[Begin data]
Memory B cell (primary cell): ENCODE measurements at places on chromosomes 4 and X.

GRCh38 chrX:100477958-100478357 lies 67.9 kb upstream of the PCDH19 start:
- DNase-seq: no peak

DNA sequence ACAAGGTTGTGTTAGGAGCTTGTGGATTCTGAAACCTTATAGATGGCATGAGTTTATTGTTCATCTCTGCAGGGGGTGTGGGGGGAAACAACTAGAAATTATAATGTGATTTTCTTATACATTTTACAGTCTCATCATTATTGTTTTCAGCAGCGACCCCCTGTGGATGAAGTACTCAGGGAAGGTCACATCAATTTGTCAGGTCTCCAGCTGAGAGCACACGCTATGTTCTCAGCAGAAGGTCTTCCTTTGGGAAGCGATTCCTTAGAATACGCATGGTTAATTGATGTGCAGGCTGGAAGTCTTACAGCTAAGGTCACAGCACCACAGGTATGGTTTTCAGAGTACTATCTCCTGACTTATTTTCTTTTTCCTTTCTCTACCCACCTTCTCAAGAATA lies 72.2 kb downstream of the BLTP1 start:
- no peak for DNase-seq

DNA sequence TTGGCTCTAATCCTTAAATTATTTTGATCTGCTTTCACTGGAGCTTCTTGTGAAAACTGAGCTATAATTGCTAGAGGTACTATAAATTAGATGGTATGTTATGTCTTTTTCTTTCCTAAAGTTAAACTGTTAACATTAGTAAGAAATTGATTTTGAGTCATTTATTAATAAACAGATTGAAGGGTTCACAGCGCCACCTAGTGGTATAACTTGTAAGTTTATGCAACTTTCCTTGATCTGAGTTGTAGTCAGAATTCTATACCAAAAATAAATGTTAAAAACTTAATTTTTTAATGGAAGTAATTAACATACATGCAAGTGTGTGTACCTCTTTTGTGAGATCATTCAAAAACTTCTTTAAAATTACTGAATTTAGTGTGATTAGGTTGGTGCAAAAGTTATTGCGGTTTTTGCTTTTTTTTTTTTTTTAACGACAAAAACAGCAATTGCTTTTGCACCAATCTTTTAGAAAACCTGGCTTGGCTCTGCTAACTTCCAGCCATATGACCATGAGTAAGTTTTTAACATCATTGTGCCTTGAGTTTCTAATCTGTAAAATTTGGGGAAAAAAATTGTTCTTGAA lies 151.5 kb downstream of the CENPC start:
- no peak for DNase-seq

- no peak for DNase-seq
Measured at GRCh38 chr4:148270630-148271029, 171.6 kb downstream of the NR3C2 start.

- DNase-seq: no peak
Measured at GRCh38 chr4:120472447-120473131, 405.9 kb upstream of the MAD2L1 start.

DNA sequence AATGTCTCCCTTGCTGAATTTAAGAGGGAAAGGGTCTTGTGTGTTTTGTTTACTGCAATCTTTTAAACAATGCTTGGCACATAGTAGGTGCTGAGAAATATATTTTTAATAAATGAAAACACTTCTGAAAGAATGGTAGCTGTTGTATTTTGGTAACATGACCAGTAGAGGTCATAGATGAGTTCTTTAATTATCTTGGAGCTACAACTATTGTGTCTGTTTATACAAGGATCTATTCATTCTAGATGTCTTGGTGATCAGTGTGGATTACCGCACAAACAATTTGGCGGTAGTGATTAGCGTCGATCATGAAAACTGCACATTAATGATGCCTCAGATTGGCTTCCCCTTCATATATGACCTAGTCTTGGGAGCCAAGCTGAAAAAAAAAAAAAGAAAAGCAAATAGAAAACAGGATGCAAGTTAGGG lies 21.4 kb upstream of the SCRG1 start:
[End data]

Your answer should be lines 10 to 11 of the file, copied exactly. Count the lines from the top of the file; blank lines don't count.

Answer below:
- DNase-seq: no peak
Measured at GRCh38 chr4:120472447-120473131, 405.9 kb upstream of the MAD2L1 start.